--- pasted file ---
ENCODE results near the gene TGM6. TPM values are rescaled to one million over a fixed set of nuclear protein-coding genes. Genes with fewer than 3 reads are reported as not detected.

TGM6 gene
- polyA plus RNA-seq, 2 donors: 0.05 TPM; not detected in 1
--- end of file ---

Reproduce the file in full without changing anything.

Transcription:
ENCODE results near the gene TGM6. TPM values are rescaled to one million over a fixed set of nuclear protein-coding genes. Genes with fewer than 3 reads are reported as not detected.

TGM6 gene
- polyA plus RNA-seq, 2 donors: 0.05 TPM; not detected in 1